SQL extensions

QuestDB attempts to implement standard ANSI SQL. We also attempt to be PostgreSQL compatible, although some of it is work in progress. This page presents the main extensions we bring to SQL and the main differences that one might find in SQL but not in QuestDB's dialect.

SQL extensions#

We have extended SQL language to support our data storage model and simplify semantics of time series queries.

LATEST BY#

LATEST BY is a clause introduced to help perform UPDATE and DELETE operations within an append-only framework.

SAMPLE BY#

SAMPLE BY for time based aggregations with an efficient syntax. The short query below will return the simple average balance from a list of accounts by one month buckets.

Using SAMPLE BY
select avg(balance) from accounts sample by 1M

Timestamp search#

Timestamp search can be performed with regular operators, e.g >, <= etc. However, QuestDB provides a native notation which is faster and less verbose.

Differences from standard SQL#

Optionality of SELECT * FROM#

In QuestDB select * from is optional. So SELECT * FROM tab; achieves the same effect as tab; While select * from makes SQL look more complete, there are examples where its optionality makes things a lot easier to read.

Optionality of GROUP BY#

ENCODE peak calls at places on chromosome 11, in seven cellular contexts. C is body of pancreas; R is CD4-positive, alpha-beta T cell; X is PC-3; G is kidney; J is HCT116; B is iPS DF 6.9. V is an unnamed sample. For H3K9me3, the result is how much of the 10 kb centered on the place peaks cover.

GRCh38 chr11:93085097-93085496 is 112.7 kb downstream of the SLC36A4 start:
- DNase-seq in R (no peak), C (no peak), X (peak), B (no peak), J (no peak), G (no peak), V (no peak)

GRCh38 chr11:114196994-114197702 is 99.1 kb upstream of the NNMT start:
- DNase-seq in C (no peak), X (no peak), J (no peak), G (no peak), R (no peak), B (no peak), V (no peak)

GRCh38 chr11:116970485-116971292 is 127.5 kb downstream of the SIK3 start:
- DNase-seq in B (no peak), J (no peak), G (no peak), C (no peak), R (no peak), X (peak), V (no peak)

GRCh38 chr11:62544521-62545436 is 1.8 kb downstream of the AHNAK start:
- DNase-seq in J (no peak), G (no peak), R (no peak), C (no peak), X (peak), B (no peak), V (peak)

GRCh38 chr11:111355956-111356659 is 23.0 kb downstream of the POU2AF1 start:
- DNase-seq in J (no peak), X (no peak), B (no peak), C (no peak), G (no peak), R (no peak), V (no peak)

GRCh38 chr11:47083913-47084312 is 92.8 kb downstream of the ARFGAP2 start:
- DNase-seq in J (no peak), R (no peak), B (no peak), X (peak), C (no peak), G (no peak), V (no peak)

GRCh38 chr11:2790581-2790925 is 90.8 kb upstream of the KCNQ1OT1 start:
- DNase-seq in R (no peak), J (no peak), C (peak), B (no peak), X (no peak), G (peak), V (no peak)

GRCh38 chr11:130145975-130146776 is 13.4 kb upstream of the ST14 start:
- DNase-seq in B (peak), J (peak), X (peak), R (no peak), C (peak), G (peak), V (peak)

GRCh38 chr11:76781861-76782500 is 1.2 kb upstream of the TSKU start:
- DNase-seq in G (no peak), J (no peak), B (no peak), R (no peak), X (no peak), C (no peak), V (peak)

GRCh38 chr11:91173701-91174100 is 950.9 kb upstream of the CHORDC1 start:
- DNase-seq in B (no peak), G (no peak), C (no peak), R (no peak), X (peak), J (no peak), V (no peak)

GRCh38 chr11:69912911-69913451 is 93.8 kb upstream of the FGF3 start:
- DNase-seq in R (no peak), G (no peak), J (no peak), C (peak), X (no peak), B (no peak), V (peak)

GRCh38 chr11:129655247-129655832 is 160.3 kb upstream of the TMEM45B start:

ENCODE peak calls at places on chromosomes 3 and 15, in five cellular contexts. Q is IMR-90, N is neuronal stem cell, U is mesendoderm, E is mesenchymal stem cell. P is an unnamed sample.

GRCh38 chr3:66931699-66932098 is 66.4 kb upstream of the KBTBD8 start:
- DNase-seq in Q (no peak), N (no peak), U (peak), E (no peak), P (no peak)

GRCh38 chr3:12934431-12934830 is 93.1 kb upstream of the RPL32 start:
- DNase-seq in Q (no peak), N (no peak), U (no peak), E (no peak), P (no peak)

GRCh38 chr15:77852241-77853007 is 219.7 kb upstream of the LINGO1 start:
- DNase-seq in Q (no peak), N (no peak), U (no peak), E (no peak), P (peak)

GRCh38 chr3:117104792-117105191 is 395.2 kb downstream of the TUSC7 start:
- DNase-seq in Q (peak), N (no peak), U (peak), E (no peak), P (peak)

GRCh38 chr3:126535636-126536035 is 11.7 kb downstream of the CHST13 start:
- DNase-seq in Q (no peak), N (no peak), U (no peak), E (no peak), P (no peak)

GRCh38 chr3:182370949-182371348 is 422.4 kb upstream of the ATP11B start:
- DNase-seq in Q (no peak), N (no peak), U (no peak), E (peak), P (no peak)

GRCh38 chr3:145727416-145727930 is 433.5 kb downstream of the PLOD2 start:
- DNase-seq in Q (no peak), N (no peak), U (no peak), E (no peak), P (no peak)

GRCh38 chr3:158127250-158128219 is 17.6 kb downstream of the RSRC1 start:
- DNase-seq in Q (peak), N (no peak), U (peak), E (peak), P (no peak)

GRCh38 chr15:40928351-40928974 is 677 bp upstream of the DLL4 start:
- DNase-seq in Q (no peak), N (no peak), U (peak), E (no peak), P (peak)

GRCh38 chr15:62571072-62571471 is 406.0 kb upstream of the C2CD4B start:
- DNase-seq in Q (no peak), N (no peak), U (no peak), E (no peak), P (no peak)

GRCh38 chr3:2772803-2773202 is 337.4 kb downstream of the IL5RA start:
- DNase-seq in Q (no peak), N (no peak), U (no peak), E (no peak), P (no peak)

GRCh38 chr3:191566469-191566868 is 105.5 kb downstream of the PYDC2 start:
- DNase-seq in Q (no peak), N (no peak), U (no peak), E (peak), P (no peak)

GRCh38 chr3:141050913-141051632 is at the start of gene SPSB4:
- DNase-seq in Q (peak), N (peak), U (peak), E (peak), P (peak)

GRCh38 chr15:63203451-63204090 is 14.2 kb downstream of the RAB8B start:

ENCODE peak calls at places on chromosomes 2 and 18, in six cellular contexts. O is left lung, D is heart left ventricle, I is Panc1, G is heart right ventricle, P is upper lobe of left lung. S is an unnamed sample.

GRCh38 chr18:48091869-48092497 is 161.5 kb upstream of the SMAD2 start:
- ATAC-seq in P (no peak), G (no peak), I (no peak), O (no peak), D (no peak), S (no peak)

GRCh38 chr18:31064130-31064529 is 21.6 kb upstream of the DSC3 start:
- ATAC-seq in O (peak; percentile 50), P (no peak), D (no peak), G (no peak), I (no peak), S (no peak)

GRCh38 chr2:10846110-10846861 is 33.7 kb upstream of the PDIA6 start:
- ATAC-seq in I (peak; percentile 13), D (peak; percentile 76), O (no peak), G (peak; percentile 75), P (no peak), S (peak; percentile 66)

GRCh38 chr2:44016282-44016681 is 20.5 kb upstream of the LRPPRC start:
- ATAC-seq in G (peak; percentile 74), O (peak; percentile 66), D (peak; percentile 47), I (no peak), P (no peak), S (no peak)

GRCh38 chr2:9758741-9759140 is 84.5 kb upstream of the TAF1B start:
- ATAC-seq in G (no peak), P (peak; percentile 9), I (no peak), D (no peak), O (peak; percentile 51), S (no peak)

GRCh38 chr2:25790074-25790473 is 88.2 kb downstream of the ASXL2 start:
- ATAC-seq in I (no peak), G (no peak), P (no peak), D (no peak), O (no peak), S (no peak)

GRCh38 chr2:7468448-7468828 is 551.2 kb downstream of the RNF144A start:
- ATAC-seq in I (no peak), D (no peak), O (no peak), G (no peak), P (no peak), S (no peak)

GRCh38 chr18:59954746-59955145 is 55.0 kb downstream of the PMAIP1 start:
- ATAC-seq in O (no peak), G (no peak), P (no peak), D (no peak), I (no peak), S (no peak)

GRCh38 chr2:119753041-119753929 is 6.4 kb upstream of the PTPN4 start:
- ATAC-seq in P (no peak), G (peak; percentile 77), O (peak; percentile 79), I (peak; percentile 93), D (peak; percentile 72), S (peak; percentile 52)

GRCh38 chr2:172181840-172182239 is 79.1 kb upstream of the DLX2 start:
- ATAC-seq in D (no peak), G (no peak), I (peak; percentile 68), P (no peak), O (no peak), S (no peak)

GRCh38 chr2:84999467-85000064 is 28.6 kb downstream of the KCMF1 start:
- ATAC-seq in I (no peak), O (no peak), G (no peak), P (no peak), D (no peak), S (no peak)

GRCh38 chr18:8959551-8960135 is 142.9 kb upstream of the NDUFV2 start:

The GROUP BY clause is optional and can be omitted as the QuestDB optimiser derives group-by implementation from SELECT clause.

In standard SQL, users might write a query like the below.

SELECT a, b, c, d, sum(e) FROM tab GROUP BY a, b, c, d;

However, enumerating subset of SELECT columns in the GROUP BY clause redundant and therefore unnecessary. The same SQL in QuestDB SQL-dialect can be written as:

SELECT a, b, c, d, sum(e) FROM tab;

Implicit HAVING#

Let's look at another more complex example using HAVING in standard SQL.

SELECT a, b, c, d, sum(e)
FROM tab
GROUP BY a, b, c, d
HAVING sum(e) > 100;

In QuestDB's dialect, select * from optionality and featherweight sub-queries come to the rescue to create a smaller, more readable query, without unnecessary repetitive aggregations. HAVING functionality can be obtained implicitly as follows:

(SELECT a, b, c, d, sum(e) s FROM tab) WHERE s > 100;